With Valentine’s Day approaching, many are thinking of marriages and, for those marrying later in life or not for the first time, prenuptial agreements as well.
Although not romantic, prenuptial agreements, or “prenups” make sense for those who are coming into a marriage with property or money and also children whom they would like to provide for. Sometimes, one of the parties has assets, but, in more and more case, both parties want to protect the things they already have in the unfortunate case of divorce.
Many people think prenups are easy and simple. I commonly hear someone say that they just want to keep separate what they already have. It seems simple to do that. While owning one home and having a bank account is not as complicated as a large estate, a prenup is a legal document that must be done right.
Just ask Harry Hahamovich. He and his now ex-wife Dianne signed a prenup in 1986. They were married for 22 years before a divorce was filed. Harry and Dianne signed what they and their lawyers believed to be a well-written agreement, spelling out that each was entitled to keep their separate property. It must have seemed simple at the time. But, 22 years later, they could not agree on what separate property meant. Dianne believed that any increase in value of Harry’s property during the marriage and Harry’s earnings during the marriage were marital assets. Several Florida courts previously agreed with Dianne’s interpretation, but the Fourth District Court of Appeal did not. The trial judge agreed with Harry and concluded that the prenuptial agreement was valid and its language was broad enough to cover everything Harry earned and owned during the marriage. The trial judge looked at the agreement as a whole, including the sections where Dianne waived her rights to all of Harry’s assets. Dianne appealed that decision to the Florida Supreme Court. Harry eventually won a ruling in his favor, seven years after the divorce was filed.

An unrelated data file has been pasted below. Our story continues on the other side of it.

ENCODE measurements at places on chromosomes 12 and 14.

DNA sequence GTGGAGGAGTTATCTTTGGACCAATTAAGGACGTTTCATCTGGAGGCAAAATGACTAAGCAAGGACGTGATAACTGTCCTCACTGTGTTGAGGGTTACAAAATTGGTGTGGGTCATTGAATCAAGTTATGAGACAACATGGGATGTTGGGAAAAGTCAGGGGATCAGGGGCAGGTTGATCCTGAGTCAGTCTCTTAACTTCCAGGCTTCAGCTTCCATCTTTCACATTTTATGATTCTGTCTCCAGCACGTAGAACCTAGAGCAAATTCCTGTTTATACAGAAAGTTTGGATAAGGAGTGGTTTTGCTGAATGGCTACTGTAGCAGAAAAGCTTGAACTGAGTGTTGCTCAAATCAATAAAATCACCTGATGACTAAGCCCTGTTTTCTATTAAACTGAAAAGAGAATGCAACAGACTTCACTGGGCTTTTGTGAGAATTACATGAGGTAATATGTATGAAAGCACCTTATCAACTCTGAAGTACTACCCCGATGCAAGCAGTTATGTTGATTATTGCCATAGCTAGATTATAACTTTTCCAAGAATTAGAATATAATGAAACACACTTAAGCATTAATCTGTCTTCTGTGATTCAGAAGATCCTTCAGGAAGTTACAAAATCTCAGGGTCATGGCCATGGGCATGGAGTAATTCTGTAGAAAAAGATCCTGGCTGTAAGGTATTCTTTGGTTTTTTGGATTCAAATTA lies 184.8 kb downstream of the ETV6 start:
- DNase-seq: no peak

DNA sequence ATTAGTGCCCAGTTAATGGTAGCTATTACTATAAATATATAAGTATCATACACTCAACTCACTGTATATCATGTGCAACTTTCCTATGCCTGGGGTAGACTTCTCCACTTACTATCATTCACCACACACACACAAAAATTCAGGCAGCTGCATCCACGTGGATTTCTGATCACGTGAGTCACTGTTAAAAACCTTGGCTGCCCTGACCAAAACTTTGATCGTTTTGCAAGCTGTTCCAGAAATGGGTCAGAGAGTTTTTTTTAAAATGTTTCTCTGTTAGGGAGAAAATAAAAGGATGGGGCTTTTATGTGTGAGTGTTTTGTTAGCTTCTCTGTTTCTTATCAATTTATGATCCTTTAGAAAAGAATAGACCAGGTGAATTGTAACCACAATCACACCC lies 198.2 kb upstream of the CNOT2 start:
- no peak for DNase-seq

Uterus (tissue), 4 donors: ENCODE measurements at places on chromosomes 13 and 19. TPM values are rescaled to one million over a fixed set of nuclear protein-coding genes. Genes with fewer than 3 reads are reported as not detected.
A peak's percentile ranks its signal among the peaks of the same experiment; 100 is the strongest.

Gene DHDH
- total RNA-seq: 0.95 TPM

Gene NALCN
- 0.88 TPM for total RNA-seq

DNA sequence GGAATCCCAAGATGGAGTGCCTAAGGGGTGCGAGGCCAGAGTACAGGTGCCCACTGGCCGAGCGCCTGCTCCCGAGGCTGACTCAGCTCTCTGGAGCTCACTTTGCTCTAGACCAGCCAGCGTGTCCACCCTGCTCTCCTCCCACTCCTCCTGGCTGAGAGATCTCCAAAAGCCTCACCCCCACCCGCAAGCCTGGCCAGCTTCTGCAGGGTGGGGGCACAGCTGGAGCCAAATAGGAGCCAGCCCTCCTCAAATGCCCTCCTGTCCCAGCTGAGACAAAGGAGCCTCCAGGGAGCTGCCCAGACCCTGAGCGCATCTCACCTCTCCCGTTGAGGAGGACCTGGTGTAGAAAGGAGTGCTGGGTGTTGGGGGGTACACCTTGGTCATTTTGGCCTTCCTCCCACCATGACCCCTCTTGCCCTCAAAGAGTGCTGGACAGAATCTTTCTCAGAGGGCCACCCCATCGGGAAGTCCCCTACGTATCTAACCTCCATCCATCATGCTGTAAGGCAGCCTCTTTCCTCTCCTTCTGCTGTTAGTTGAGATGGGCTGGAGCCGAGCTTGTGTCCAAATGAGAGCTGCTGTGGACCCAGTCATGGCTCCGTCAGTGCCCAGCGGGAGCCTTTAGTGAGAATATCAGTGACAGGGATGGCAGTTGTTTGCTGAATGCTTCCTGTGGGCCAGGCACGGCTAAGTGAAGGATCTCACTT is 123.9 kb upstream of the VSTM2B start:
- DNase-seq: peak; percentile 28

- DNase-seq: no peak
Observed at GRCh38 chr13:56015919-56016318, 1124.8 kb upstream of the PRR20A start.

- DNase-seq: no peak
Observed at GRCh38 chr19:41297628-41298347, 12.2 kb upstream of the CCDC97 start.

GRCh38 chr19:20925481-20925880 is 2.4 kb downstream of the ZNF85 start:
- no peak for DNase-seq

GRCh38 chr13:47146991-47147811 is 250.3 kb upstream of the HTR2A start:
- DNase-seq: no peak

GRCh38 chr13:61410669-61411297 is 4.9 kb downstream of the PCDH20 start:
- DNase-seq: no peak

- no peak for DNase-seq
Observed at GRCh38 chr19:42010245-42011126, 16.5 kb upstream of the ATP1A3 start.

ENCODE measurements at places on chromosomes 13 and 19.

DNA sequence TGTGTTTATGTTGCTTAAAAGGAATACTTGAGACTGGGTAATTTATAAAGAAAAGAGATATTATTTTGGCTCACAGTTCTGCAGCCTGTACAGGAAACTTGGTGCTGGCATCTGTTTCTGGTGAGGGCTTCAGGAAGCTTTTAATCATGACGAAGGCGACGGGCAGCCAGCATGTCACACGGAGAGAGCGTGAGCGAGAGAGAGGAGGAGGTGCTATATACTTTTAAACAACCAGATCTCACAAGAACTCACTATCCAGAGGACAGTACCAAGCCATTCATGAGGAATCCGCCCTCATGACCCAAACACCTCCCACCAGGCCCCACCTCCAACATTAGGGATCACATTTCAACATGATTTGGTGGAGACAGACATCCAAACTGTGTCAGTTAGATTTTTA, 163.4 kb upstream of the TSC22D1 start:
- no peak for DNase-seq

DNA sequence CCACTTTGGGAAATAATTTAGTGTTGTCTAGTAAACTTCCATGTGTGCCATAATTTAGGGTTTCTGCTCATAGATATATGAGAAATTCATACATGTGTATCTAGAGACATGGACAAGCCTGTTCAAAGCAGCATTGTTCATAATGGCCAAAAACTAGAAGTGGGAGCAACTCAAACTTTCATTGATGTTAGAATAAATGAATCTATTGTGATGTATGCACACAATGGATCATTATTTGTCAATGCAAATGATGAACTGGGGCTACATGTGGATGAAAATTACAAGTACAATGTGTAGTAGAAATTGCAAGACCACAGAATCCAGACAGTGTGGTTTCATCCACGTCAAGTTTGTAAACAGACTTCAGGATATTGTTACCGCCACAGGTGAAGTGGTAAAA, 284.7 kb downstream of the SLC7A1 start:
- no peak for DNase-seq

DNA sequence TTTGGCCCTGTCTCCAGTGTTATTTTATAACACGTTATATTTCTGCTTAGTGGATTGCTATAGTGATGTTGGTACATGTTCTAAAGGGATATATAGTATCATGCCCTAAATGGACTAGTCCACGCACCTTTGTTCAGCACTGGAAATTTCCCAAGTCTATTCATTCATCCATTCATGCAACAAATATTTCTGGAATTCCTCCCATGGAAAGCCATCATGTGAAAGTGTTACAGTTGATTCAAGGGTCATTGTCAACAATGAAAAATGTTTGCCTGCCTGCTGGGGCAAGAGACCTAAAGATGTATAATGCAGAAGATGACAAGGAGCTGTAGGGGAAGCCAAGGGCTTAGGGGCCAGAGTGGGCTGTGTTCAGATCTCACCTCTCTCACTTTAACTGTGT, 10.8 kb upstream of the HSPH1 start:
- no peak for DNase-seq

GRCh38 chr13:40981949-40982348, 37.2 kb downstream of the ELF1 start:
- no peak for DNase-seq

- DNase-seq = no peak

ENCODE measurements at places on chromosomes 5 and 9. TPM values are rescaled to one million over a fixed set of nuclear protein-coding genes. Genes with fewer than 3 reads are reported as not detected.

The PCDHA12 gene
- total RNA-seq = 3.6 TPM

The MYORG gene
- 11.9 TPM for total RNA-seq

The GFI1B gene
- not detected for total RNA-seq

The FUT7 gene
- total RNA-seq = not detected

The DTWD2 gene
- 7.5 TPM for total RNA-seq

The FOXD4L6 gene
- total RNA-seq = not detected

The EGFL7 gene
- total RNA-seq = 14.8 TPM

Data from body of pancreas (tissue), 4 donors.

The case of Harry and Dianne Hahamovich shows how important it is to prepare a prenup correctly. A prenuptial agreement is like an insurance plan. It’s not something you want to use, but, if something happens, you wanted to be protected. No one wants to think about divorce, but it’s better to think and prepare for it when you are looking forward to marriage and not when you are trying to end it.
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